Especially, read the passage from Honen Shonin in that post and the highlighted words because they guide you to other important articles. As I said there, if your body is ill, take whatever medicine available, lets say that you may use some breathing techniques or mental and physical relaxation exercises which do not contain any spiritual or religious elements, but in spiritual and religious matters, say the Nembutsu of faith exclusively.
Generaly speaking, various meditations imply various states of mind to be developed. If those states of mind to be cultivated make you depart from "clinging to Amida's sleeves" as Rennyo said, (from focusing your attention on Amida Buddha) then don't do it. If they contain some religious elements related with various divine figures or symbols outside of the Buddha Dharma, don't do it. If they imply relying on other Buddhas than Amida, don't do it, too. I am sure that Honen, Shinran and Rennyo knew about various practices for health in the Japanese Buddhism; they also knew about Yakushi Nyorai and the benefits of chanting religious formulas associated with Him, and they also became sick from time to time. However, they never quit the Nembutsu of faith, nor mixed it with those practices. They used medicine and took treatment prescribed by doctors, but never did anything religious or spirtual for healing. Of course, again, not all breathing techniques or relaxation methods contain religious or spiritual elements! So, I am not against such tehnicques, if they do not fall in the category explained above.
But zazen for example, no matter why you practice it, cannot trully accompany the Nembutsu of faith. I explained why in this article, We cannot mix Nembutsu with zazen and here, too: My answer to a comment comparing Zen with Jodo Shinshu
So, it depends on each person. Some people may claim that they only practice this or that meditation for health reason, when in fact, they are unconsciously bored with the Nembutsu. Not all those who try various meditations are really practicing them for health benefits only. I can tell you from my experience as a priest, that many people I met and who became interested in meditation, even just for relaxation, as they said, gradually departed and estranged themselves from the Nembutsu. Human mind is unpredictable and unstable, and it does not like to stay in a single place, especially if it is not well established in faith.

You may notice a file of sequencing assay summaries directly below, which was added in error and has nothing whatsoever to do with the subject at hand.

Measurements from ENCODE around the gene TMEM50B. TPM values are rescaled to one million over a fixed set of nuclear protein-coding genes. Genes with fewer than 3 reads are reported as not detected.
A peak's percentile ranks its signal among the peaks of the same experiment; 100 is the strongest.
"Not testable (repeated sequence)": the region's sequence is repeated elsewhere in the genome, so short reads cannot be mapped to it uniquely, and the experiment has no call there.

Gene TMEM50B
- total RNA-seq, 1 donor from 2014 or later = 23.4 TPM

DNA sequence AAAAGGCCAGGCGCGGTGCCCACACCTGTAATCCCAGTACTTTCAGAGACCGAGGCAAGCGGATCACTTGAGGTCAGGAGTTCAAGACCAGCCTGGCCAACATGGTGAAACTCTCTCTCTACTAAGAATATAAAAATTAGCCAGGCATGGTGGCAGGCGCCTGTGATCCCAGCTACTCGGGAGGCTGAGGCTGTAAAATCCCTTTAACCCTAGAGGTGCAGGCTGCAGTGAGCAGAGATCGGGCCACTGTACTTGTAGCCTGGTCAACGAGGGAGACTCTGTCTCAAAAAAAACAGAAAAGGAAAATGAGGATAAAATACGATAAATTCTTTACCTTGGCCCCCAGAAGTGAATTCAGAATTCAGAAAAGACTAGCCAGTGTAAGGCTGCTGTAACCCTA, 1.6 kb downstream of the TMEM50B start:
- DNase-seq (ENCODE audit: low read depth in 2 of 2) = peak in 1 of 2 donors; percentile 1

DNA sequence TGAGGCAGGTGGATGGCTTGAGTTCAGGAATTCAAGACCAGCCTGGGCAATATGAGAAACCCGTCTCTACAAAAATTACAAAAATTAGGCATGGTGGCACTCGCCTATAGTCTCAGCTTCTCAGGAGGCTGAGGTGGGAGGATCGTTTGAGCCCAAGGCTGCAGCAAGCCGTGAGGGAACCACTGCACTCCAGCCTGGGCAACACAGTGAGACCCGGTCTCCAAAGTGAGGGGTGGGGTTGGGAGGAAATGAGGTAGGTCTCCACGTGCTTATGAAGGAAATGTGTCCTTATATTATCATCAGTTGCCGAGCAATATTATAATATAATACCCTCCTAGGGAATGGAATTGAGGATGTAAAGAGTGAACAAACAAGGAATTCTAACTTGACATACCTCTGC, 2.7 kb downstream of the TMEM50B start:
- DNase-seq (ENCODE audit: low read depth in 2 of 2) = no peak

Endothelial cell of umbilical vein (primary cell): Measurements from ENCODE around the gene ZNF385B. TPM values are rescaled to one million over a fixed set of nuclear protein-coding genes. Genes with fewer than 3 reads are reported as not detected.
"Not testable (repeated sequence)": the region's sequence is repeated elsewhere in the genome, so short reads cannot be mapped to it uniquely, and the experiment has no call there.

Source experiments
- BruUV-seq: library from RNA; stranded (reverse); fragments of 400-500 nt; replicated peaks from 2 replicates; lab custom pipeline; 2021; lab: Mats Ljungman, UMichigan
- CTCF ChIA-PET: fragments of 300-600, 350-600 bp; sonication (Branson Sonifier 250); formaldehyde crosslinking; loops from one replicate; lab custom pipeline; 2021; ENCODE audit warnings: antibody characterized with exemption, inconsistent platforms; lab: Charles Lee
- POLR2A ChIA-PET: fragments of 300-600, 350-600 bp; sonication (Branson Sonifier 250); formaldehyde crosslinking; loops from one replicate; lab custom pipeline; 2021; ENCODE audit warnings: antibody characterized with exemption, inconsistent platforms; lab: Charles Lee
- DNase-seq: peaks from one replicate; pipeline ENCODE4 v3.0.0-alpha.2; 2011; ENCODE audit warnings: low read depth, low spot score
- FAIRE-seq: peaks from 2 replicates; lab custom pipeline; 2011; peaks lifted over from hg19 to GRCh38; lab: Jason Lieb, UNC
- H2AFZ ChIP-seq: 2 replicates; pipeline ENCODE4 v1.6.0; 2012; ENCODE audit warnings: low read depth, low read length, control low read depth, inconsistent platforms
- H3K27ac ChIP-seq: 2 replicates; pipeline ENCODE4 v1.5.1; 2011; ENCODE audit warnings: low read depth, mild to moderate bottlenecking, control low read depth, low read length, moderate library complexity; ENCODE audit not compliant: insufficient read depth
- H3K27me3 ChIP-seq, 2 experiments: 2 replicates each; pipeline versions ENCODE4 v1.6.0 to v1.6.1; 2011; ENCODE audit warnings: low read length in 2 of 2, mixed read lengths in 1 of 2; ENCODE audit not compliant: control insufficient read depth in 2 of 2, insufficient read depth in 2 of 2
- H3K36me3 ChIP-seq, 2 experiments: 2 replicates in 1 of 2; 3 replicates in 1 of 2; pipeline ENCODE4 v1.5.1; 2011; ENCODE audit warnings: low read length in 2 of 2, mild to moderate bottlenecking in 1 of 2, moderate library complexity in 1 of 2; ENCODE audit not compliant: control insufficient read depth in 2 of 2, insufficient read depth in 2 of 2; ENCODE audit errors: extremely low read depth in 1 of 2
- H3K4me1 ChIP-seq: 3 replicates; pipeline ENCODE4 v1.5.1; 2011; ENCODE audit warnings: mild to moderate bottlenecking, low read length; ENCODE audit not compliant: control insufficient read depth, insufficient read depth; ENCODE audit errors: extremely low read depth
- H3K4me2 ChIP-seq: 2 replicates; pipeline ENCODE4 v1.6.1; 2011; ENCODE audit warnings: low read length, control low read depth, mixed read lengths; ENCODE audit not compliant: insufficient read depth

After all, every sincere follower should know where is the red line between relaxation and health, and spiritual/religious practice.
This is all. I have nothing more to say on this topic. Just look into your mind and decide for yourself what to do and be careful to be in accord with the Primal Vow. Nothing more is important than this. As Honen advised, do whatever does not hinder your from saying the Nembutsu. Abandon whatever hinders you in saying the Nembutsu.
Best wishes! Namo Amida Butsu
I'm actually a lousy meditator and I'm not even tempted by meditation. I never could do it... I tried and tried... I even went to live in a Zen temple in Japan for some time, and realized I would die if I have to sit for 10 hours zazen a day. So I abandoned that completely.
However hypothetically I was interested in the question... because really, if someone practices for neurological, health reasons, then at least theoretically, there shouldn't be anything wrong with it.
But I failed to think of the possibility that one might get tricked by one's unconscious mind into believing "it's just for health" when really it's something else. I haven't considered this option. Thank you for reminding me of that possibility.
After reading your reply, I would say it's best to stay away from all meditation that is rooted in religion, even if it was artificially secularized. For instance, yoga practice as it is done in the West was stripped from all religious symbols. Even though it was initially connected to the god Śiva. But anyway they chant "OM" even if they don't talk about the meaning. So the religious component is still there. It's best to stay away and leave it all to Amida.
Namo Amida Butsu